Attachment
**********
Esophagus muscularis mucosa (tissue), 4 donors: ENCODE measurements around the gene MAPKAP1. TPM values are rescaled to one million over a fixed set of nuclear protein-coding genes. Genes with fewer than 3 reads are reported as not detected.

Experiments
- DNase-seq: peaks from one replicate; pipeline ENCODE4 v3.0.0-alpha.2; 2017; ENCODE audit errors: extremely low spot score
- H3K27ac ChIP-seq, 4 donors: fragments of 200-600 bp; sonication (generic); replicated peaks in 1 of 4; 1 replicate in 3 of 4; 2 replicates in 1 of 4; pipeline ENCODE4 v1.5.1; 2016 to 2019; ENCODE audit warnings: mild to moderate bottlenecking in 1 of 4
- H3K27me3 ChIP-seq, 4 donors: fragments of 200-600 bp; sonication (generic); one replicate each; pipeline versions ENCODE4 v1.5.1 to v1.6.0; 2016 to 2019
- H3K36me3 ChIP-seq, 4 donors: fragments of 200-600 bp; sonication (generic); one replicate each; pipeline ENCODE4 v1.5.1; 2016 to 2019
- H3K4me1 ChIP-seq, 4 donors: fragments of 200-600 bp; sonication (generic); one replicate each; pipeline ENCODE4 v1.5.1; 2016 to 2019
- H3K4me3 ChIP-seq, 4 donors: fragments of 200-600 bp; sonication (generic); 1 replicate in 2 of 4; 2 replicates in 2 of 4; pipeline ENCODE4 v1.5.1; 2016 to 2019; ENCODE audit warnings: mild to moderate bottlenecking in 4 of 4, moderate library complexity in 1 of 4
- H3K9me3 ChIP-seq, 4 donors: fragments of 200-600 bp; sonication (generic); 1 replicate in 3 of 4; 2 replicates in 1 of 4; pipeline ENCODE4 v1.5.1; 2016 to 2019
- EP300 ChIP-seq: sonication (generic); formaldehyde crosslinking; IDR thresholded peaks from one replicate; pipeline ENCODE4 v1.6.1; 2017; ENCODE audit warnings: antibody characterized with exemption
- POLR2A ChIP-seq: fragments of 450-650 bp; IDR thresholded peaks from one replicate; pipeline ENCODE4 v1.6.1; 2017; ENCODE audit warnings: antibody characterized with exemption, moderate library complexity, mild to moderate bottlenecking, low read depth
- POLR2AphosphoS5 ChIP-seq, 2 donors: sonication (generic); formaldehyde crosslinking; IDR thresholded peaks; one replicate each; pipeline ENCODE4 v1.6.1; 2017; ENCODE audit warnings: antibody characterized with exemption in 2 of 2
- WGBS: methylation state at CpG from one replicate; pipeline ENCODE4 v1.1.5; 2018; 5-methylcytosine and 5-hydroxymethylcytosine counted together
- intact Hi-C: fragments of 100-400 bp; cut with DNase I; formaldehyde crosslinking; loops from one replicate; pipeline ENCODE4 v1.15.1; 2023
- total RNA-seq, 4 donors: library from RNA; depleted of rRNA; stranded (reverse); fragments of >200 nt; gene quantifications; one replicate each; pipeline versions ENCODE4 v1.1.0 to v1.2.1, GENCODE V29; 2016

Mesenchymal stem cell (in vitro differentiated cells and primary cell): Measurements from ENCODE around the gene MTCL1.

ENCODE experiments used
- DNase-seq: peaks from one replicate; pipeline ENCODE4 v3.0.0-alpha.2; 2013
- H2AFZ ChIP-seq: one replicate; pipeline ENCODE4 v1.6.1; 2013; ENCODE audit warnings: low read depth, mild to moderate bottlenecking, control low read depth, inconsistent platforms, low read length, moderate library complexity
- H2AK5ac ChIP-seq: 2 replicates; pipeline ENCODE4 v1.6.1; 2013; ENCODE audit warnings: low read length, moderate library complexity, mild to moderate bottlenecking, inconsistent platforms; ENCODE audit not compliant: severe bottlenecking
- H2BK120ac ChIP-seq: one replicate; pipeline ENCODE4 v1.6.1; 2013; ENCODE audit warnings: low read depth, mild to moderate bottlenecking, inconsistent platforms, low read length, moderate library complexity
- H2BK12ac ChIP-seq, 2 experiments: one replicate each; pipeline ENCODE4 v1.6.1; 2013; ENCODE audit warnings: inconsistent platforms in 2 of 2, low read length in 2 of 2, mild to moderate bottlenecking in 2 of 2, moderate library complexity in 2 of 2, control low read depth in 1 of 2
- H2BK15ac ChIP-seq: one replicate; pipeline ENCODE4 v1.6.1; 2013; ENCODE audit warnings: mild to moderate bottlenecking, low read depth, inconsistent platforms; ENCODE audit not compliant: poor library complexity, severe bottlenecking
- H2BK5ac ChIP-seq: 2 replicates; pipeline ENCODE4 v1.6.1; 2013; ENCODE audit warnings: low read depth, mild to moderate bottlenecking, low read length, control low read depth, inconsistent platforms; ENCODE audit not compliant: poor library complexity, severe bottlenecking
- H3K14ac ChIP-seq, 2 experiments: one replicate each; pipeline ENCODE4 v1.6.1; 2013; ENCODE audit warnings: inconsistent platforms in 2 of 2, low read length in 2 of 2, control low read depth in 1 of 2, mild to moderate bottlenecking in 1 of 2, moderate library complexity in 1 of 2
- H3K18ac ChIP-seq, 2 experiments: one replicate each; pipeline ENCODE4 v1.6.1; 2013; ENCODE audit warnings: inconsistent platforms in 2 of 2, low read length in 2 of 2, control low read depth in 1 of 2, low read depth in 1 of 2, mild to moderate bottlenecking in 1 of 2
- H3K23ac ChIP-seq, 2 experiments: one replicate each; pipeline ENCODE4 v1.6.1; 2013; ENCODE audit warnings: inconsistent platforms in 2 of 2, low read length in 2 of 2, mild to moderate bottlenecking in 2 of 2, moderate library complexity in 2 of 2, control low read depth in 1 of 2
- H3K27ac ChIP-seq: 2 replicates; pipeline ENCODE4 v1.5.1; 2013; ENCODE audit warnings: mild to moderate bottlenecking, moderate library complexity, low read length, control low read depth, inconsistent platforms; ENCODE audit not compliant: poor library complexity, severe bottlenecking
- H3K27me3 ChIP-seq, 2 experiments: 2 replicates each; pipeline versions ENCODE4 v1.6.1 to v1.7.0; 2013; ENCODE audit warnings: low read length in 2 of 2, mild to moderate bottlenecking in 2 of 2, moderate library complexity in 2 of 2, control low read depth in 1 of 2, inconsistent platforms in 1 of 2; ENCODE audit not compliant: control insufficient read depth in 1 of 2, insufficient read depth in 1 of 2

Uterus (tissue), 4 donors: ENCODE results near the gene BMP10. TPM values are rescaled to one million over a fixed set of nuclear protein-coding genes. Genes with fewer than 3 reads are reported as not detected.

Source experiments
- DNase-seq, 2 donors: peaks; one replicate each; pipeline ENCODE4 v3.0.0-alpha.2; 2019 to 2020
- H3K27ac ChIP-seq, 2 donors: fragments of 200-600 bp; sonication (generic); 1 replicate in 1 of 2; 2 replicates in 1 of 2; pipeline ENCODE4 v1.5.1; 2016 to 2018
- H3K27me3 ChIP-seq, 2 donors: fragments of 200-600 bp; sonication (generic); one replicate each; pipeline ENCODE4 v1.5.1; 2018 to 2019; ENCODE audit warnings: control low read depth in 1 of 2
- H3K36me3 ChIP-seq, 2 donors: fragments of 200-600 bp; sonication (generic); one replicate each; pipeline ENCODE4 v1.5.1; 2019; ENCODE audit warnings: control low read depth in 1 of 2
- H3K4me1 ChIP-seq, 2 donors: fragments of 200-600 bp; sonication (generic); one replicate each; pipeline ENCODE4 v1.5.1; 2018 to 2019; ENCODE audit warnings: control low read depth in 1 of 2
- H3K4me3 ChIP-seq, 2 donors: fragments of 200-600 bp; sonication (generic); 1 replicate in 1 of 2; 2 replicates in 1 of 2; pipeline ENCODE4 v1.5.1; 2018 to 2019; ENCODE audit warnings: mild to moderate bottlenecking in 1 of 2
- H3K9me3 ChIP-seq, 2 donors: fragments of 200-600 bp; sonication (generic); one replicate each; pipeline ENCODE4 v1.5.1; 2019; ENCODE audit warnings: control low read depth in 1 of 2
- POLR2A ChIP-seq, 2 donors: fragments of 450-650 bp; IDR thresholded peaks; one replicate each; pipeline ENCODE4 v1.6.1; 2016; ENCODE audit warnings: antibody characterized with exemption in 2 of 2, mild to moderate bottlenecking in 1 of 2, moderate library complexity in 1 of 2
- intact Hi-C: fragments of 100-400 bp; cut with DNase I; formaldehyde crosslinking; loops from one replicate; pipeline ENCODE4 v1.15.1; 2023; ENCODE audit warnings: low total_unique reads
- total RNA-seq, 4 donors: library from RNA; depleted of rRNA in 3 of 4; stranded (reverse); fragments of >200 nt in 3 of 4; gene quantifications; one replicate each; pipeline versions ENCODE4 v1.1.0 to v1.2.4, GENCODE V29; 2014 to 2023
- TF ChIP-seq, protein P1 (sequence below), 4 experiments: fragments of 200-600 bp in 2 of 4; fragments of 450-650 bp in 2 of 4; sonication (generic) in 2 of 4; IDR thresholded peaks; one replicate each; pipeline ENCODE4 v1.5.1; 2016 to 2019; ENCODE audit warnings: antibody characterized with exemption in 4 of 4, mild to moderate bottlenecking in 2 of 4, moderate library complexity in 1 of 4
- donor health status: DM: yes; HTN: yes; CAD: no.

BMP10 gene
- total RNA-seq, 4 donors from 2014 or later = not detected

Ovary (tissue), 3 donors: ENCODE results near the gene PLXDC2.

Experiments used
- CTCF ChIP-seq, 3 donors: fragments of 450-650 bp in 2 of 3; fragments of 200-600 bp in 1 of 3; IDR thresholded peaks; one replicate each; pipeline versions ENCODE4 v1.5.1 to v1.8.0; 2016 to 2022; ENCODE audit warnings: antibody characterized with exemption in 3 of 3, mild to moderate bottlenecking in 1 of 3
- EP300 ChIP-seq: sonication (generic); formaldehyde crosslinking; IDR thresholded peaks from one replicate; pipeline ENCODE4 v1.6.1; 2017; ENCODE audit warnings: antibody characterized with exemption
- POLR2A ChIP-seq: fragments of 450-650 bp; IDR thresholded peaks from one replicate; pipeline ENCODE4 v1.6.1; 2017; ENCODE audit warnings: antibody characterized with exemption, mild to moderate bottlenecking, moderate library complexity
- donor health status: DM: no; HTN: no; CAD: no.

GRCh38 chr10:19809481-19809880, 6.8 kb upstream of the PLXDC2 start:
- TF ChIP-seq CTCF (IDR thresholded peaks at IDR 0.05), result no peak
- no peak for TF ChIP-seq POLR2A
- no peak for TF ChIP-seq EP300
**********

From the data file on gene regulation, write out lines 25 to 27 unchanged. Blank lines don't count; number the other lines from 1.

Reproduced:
- H3K14ac ChIP-seq, 2 experiments: one replicate each; pipeline ENCODE4 v1.6.1; 2013; ENCODE audit warnings: inconsistent platforms in 2 of 2, low read length in 2 of 2, control low read depth in 1 of 2, mild to moderate bottlenecking in 1 of 2, moderate library complexity in 1 of 2
- H3K18ac ChIP-seq, 2 experiments: one replicate each; pipeline ENCODE4 v1.6.1; 2013; ENCODE audit warnings: inconsistent platforms in 2 of 2, low read length in 2 of 2, control low read depth in 1 of 2, low read depth in 1 of 2, mild to moderate bottlenecking in 1 of 2
- H3K23ac ChIP-seq, 2 experiments: one replicate each; pipeline ENCODE4 v1.6.1; 2013; ENCODE audit warnings: inconsistent platforms in 2 of 2, low read length in 2 of 2, mild to moderate bottlenecking in 2 of 2, moderate library complexity in 2 of 2, control low read depth in 1 of 2